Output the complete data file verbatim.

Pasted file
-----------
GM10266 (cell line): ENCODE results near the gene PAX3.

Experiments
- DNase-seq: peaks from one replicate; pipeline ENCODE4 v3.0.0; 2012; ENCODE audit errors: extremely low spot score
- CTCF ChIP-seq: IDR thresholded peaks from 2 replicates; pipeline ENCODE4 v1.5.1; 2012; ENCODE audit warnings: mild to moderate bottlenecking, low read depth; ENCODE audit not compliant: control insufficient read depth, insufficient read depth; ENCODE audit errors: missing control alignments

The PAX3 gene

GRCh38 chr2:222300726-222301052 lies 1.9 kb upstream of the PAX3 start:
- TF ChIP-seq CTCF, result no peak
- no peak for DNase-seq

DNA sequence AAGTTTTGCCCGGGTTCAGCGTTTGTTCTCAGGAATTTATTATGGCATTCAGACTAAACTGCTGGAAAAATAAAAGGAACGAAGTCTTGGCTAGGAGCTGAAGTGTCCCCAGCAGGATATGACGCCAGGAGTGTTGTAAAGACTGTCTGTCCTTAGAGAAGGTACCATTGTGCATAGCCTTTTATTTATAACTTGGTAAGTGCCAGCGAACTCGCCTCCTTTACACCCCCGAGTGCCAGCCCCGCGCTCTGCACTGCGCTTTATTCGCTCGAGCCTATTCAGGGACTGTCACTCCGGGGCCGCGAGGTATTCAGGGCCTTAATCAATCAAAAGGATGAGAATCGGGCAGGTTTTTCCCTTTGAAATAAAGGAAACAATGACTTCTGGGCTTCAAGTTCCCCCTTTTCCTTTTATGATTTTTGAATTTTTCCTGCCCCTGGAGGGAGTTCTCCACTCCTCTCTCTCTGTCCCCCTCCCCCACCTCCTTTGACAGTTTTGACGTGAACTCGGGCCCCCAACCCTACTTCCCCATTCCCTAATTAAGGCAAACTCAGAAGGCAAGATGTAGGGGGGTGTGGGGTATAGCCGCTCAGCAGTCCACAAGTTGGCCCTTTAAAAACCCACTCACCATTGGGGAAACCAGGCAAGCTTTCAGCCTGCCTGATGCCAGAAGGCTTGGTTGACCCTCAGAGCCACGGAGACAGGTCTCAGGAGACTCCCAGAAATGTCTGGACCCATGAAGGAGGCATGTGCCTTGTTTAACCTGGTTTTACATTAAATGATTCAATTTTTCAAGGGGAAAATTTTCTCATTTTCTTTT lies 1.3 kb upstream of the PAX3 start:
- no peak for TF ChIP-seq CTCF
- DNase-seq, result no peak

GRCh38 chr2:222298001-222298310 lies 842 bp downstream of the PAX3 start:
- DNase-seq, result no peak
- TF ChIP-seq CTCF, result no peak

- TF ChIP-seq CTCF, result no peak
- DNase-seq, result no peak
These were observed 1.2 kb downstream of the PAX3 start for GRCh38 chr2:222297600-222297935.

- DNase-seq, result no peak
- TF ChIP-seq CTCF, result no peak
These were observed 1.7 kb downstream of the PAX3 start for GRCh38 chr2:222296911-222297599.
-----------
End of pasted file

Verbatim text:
GM10266 (cell line): ENCODE results near the gene PAX3.

Experiments
- DNase-seq: peaks from one replicate; pipeline ENCODE4 v3.0.0; 2012; ENCODE audit errors: extremely low spot score
- CTCF ChIP-seq: IDR thresholded peaks from 2 replicates; pipeline ENCODE4 v1.5.1; 2012; ENCODE audit warnings: mild to moderate bottlenecking, low read depth; ENCODE audit not compliant: control insufficient read depth, insufficient read depth; ENCODE audit errors: missing control alignments

The PAX3 gene

GRCh38 chr2:222300726-222301052 lies 1.9 kb upstream of the PAX3 start:
- TF ChIP-seq CTCF, result no peak
- no peak for DNase-seq

DNA sequence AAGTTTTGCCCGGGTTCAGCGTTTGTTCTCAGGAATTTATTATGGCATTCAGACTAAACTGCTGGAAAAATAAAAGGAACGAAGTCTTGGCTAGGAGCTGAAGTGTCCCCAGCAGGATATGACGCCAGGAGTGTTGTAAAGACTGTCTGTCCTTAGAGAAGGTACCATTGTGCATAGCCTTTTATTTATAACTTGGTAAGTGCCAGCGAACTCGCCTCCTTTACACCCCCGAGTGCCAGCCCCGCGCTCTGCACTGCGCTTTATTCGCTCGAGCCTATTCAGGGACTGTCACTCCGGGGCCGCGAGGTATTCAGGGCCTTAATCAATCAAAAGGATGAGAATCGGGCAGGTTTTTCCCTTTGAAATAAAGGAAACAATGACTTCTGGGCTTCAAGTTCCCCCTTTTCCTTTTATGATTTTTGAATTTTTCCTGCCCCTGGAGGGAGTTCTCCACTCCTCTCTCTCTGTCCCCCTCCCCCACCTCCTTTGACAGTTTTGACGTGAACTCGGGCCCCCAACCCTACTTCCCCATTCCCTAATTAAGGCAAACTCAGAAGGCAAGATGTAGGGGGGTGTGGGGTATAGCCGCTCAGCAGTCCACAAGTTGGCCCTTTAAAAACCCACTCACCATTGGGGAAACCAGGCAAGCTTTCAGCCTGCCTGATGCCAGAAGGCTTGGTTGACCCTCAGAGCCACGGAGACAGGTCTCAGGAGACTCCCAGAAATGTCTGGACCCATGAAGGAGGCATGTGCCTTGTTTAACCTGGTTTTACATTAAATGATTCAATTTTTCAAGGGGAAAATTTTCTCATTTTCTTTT lies 1.3 kb upstream of the PAX3 start:
- no peak for TF ChIP-seq CTCF
- DNase-seq, result no peak

GRCh38 chr2:222298001-222298310 lies 842 bp downstream of the PAX3 start:
- DNase-seq, result no peak
- TF ChIP-seq CTCF, result no peak

- TF ChIP-seq CTCF, result no peak
- DNase-seq, result no peak
These were observed 1.2 kb downstream of the PAX3 start for GRCh38 chr2:222297600-222297935.

- DNase-seq, result no peak
- TF ChIP-seq CTCF, result no peak
These were observed 1.7 kb downstream of the PAX3 start for GRCh38 chr2:222296911-222297599.